Korean-American Actor Keong Sim has Big Plans

Korean-American Actor Keong Sim has Big Plans



AF: When did you discover a passion for acting?

KS: My love of performing started with improv. I have such huge respect for those who do it well. It’s a long story, but after my college relationship ended, I started taking improv classes just to meet people. I loved it and started performing in improvised children’s shows, then straight plays and eventually I decided to move to New York to study acting formally. In hindsight, my move to New York was just as much about finding the courage to leave home and see the world as much as it was about pursuing acting.

AF: Tell us about your experience on the Glee set compared to the Monday Mornings set. How was it similar or different?

KS: Both were fun and challenging experiences, but inherently different. Although I had a 4-episode arc on GLEE, being a series regular is more challenging and fulfilling than being a guest star on a show. I had the chance to start from the beginning with Monday Mornings, to originate a character. I got to shoot a whole season on Monday Mornings — many more story lines and fuller character development. But both were fun and challenging experiences: GLEE was more of a 5K run while Monday Mornings was a marathon.

AF: You play Dr. Sung Park in Monday Mornings, who is an intense Asian American neurosurgeon with a very ambitious personality. What helps you get into character?

KS: It helps that the writing is so good. Any actor will tell you the relief they feel when he/she gets a script that is well written. I think we all know people who are a little rough around the edges and it’s fun to play those roles. It also helps to have the right eyewear for a character.

AF In what way(s) do you relate to Dr. Sung Park? If not at all, tell us how.

KS: Well, though my parents are Korean, I was born in Vietnam and came to the United States when I was 4-years-old. So I can definitely relate to not knowing the language and the culture, and, as a result, having felt like an outsider. I admire Dr. Park’s integrity and sometimes wish I could speak my mind as honestly as he does.

AF: Any memorable moments during your acting career?

KS: My first response is a little tongue-in- cheek, so I’ll say “no, no memorable experiences”, next question? There were just so, so many. I’ll relate one story when I put my acting “career” on hiatus. I had been living in New York City for quite a while, but my career was going nowhere, couldn’t get an agent, etc. So I accepted a full-time job at a financial institution where I had been a temp worker for years. I thought I should take a break from my acting career, save some money to put a down payment on a place of my own so that, at least, years down the road I would have something to show for all the years of struggle. Well less than 2 months after I became salaried, I got an offer to do the musical ANYTHING GOES at the Paper Mill Playhouse, starring the legendary Chita Rivera. After about one day of soul-searching, I realized that I wasn’t here to work in a financial institution. So I quit the lucrative job and acted for non-Equity scale in New Jersey. I knew in my gut it was the right decision.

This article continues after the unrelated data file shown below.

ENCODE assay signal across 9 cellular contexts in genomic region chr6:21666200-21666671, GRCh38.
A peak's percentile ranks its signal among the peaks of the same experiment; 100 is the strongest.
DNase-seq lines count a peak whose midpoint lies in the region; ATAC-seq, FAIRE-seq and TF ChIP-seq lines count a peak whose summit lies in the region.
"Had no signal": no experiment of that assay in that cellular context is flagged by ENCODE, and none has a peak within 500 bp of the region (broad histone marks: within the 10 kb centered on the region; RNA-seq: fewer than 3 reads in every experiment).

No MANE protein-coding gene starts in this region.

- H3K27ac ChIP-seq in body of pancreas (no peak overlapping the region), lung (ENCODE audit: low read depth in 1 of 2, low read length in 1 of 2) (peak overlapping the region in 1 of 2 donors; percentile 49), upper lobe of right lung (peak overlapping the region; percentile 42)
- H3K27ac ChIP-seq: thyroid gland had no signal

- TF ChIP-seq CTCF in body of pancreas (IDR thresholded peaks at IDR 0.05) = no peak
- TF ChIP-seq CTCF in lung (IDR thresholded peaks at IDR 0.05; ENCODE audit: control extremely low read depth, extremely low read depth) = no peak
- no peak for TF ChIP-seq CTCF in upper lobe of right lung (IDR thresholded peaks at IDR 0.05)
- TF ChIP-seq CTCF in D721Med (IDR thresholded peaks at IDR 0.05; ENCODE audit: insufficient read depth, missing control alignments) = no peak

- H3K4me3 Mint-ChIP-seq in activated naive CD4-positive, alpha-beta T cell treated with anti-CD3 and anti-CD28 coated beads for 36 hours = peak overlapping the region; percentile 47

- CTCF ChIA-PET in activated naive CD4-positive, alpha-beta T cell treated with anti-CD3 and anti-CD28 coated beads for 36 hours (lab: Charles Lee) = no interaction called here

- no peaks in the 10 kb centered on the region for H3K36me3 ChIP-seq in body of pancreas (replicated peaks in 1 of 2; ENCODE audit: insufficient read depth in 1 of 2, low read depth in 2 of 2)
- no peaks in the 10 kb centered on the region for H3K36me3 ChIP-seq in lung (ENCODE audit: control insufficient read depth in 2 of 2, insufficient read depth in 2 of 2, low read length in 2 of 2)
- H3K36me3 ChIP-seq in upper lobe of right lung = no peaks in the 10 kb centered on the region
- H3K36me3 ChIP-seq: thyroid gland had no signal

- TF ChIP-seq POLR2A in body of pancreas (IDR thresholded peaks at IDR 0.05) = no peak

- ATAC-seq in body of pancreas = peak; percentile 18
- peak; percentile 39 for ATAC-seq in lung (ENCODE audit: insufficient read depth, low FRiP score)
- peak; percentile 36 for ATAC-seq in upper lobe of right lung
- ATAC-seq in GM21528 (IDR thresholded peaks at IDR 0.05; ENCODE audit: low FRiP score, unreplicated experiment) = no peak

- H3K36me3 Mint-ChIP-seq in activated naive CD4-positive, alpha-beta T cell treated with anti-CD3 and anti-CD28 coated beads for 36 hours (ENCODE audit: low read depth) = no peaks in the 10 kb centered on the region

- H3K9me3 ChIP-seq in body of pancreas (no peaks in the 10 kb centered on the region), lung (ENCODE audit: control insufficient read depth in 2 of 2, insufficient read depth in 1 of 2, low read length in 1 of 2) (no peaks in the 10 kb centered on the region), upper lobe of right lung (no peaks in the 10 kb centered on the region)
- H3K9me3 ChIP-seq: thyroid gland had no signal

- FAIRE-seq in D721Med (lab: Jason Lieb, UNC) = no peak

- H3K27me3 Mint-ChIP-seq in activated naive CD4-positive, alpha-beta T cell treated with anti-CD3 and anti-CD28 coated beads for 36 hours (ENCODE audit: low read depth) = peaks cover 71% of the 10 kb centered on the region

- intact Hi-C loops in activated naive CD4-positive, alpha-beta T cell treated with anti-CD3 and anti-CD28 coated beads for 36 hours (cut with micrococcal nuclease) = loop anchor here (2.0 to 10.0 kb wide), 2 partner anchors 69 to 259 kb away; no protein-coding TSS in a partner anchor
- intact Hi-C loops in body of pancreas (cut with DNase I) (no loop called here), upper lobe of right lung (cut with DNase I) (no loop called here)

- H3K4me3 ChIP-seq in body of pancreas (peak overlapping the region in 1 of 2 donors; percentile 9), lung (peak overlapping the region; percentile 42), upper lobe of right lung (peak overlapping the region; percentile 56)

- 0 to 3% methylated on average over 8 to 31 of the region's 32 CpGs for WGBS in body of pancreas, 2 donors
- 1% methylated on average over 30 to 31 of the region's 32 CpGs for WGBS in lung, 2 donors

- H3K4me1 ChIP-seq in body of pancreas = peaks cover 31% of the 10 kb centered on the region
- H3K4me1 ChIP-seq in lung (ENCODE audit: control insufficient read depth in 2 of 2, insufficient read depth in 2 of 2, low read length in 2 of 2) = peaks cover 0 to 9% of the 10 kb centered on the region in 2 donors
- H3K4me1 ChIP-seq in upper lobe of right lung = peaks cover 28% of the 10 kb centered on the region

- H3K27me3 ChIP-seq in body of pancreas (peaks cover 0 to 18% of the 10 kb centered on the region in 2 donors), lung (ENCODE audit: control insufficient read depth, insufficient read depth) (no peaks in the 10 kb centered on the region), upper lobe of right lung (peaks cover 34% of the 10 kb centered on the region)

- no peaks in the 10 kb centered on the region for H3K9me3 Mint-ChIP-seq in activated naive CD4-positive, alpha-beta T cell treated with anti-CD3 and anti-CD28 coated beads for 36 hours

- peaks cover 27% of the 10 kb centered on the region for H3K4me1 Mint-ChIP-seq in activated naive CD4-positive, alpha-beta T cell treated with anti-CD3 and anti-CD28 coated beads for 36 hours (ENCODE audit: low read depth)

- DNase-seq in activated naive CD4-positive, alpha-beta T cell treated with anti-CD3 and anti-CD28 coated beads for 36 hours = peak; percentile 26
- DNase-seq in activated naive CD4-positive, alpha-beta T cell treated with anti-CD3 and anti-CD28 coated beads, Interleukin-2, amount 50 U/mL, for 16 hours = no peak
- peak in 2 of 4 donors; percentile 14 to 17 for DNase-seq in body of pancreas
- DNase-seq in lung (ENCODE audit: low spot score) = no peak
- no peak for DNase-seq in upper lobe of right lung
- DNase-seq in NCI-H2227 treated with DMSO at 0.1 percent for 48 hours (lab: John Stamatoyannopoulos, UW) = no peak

AF: Do you find any difficulties or obstacles in the acting business as an Asian American?

KS: Of course. I’d be lying if I said no, as any actor of ethnicity can tell you. It’s all perspective. As any actor can attest, in this business you are constantly dealing with rejection. So you better learn to make peace with it and not take it personally. There are a lot fewer roles for minorities, but there’s a lot less competition for those fewer roles. Ultimately though I believe this business, and perhaps most careers, you can’t take a victim mentality and have any longevity. This business rewards those who see it for what it is, can endure and find fulfillment in other areas of life.

AF: Are there any dream roles you would like to see yourself in?

KS: There are projects that would thrill me and people I’d love to work with. I’d love to be a guest on The Daily Show. I have such huge respect for Jon Stewart and what he does, how he uses comedy to cut through the B.S. (In my younger days, I submitted to be a writer on his show.) I’d love to host Saturday Night Live. I’d love to be part of a smart, fun sitcom. I’d love to work with Judd Apatow. I’ve been a huge fan ever since Freaks N Geeks. But you know I’m kind of in a dream role now.

AF: Is there an actor/actress that you idolize or look up to?

KS: So many, where to begin? I’ll mention my last filming experience, Gerard Butler’s upcoming film, “Olympus Has Fallen”, directed by Antoine Fuqua. I had a chance to work with — among many fine actors in the film– Academy-Award-winning actress, Melissa Leo. She was so smart and sensitive; in one scene, I had to improvise some dialogue on the spot in speaking with Aaron Eckhart’s character, the U.S. President. Melissa made sure I had the time to come up with the dialogue. She nurtured me in that scene and was just so generous. Above all, she’s such a genuine person. I also remember when I got to watch Dick Van Dyke and Jerry Van Dyke rehearse, in a small theater in Malibu, scenes from Neil Simon’s THE SUNSHINE BOYS. To see them rehearse, play around, make mistakes, joke. I was super awestruck.